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Senior Husbandry Syllabus

BEEKEEPING EXAMINATION SENIOR-HUSBANDRY SYLLABUS

The following is a comprehensive Husbandry syllabus; to get a measure of the full Senior syllabus the corresponding Scientific syllabus should also be studied and the full Intermediate syllabus should be revised.  

The student should consult the Syllabi in conjunction with the on-site list of questions taken from previous examination papers: testing oneself against the examination questions will give a good idea of how one’s study is progressing and how much of the syllabus has been adequately covered in preparation for the real examination.


HONEYBEE NATURAL HISTORY AND BIOLOGY
The Candidate shall be able to give a detailed account and draw illustrative diagrams where appropriate of:  

  • how a knowledge of the number of days spent in each stage of brood development from egg to adult can help the beekeeper to “read “ the hive like a book and solve practical problems;

  • the effect of feeding on caste determination with an outline discussion of the differences between brood food and royal jelly;

  • the difference  between summer and winter worker honeybees;

  • the signs of laying workers in a colony and give an account of the circumstances in which they are produced and how the situation may be remedied;

  • the signs and the  causes of a drone laying queen in a colony and how the situation may be remedied;

HONEYBEE BEHAVIOUR
The Candidate shall be able to give a detailed account and draw illustrative diagrams where appropriate of:

  • the function and behaviour of the worker honeybee throughout its life including

      • the types of work done,

      • duration of work periods under normal circumstances and

      • the variations in behaviour due to seasonal changes in the state of the colony;

  • the seasonal variations in the population size of a honeybee colony and an explanation of such variations;
    the social organisation of the honeybee colony;

  • the behaviour of the  foraging bee and its work methods in the field including orientation;

  • the behaviour of the worker bee towards intruders and the theories advanced to describe the means by which colonies recognise intruders;

  • the collection of nectar and water and their use by the colony

  • the collection, storage and use of pollen by the honeybee colony;

  • the collection, storage and use of propolis by the honeybee colony;

  • the conditions leading to swarming and supersedure.

    HONEYBEE DISEASES, PESTS, PATHOGENS AND POISONING

The Candidate shall be able to give a detailed account and draw illustrative diagrams where appropriate of:  

  • the treatment of AFB and EFB including methods of destruction of colonies and sterilisation of equipment

  • the signs and symptoms of poisoning by natural substances, pesticides and herbicides

    • crops most likely to be sprayed thereby causing damage to honeybee colonies

    • methods of spraying and the sprays which are likely to be least detrimental to honeybee colonies

    • methods which can be used by the beekeeper to diminish the problem of spray poisoning

    • action to be taken when spray damage is suspected.

APIARY AND  HONEYBEE MANAGEMENT AND HISTORY
The Candidate shall be able to give a detailed account and draw illustrative diagrams where appropriate of:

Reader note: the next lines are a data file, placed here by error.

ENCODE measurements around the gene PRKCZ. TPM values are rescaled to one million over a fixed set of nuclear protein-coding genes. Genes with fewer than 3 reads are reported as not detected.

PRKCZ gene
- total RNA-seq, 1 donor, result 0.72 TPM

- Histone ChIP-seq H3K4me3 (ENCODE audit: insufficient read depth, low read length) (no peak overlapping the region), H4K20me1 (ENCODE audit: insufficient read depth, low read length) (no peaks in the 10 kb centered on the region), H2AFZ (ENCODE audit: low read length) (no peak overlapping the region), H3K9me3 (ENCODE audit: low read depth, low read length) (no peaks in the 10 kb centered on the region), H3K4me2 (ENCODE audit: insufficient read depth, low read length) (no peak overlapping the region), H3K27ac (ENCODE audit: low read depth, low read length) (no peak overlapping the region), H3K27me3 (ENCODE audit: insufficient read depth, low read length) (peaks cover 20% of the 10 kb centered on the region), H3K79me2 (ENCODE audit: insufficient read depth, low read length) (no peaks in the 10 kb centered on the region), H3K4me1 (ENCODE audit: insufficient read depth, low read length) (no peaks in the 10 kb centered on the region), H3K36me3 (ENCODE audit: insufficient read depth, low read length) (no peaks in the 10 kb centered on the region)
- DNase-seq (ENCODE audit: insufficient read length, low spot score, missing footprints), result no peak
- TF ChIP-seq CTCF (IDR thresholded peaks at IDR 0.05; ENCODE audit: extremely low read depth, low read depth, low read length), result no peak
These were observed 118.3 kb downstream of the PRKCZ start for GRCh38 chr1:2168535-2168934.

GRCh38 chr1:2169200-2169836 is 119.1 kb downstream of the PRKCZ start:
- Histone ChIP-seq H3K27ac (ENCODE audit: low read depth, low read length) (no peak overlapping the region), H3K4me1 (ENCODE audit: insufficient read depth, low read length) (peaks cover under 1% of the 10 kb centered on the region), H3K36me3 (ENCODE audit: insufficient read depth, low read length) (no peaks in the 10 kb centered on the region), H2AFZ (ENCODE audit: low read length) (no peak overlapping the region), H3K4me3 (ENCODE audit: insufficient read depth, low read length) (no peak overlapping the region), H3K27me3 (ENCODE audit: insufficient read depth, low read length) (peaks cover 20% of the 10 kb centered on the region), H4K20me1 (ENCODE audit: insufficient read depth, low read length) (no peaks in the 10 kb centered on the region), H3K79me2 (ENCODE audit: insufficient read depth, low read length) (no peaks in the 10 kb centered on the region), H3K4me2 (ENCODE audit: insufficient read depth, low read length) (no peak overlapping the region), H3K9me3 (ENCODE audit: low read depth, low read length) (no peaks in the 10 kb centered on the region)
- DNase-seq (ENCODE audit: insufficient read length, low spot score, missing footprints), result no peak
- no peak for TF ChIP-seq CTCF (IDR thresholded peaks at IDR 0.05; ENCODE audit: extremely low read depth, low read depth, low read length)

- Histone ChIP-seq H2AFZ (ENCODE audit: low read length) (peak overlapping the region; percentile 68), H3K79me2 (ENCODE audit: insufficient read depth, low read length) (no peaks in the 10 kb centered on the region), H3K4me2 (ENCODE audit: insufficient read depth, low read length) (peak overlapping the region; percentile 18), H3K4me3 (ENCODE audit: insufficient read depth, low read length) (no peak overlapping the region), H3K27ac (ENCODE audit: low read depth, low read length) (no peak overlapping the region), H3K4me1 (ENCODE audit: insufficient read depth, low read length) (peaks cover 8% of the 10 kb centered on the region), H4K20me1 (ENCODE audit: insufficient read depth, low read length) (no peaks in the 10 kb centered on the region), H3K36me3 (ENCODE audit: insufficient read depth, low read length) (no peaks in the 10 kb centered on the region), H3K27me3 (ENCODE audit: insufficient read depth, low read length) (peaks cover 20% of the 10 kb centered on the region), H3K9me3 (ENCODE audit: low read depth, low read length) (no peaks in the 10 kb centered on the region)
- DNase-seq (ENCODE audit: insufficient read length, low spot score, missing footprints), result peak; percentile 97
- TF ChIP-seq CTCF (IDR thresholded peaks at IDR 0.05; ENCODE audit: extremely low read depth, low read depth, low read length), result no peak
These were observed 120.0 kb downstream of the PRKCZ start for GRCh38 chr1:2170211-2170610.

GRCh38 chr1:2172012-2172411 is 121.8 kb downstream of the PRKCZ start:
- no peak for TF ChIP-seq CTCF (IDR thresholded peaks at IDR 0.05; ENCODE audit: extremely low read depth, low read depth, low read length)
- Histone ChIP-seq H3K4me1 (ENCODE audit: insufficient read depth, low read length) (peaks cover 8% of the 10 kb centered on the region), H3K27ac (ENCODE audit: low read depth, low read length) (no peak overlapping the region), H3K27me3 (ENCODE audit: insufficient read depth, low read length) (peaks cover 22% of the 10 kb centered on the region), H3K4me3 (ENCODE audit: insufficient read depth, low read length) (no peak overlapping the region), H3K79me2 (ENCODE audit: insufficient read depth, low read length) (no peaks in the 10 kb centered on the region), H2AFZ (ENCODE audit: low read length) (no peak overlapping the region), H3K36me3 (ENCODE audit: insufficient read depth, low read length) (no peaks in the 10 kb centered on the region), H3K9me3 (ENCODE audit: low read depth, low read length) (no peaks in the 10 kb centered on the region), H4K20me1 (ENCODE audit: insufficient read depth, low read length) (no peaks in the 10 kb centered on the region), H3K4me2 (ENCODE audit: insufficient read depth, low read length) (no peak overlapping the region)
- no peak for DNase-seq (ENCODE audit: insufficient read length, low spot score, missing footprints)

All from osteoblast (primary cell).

• the management of colonies for the production of comb honey;

  • the use of honeybees as pollinators in orchards and fields of seed crops including arrangements to be  made with the farmer/grower;

  • the production and use of pollen supplement and substitutes;

  • methods of swarm control suitable for use in small and large beekeeping enterprises;

  • methods of monitoring and maintaining the health of colonies;

  • the setting up  and management throughout the season of an observation hive and the uses to which it can be put;

  • the identification of pollen grains by their colour, size specific shape and structure, using named examples and an outline account of the technique of melissopalynology to determine the floral source and geographical origin of honey samples;

  • the life history of one selected species of each of the following found in Ireland: solitary bee and social bee (other than Apis mellifera);

  • the history of beekeeping in Ireland and of leading contributions to the knowledge of the honeybee, honeybee practices and the use of the CDB hive;

  • ancient Irish beekeeping and its interrelation with both agriculture and our ancient laws as can be seen in the Brehon Laws and in Becbretha.

SELECTION AND BREEDING OF HONEYBEES
The Candidate shall be able to give a detailed account and draw illustrative diagrams where appropriate of:  

  • the principles of the selection of breeder queens and drones;

  • a system of record keeping used in the assessment of queens and their progeny;

  • methods of queen rearing suitable for a beekeeper with five to ten colonies and methods more suitable for larger scale queen rearing operations;

  • a method of instrumental insemination and assess the role this technique could play in honeybee breeding;

  • the signs of queen-less-ness and how this may be confirmed;

  • methods of marking and clipping queens and the advantages of these practices;

  • queen cells produced under

      • emergency,

      • supersedure and

      • swarm impulse;

  • methods of

      • queen introduction,

      • the principles underlying the processes involved,

      • the precautions to be taken and the

  • attendant difficulties in relation to different strains of bee and colony condition;

  • the setting up of a mating nuclei and any precautions that need to be taken.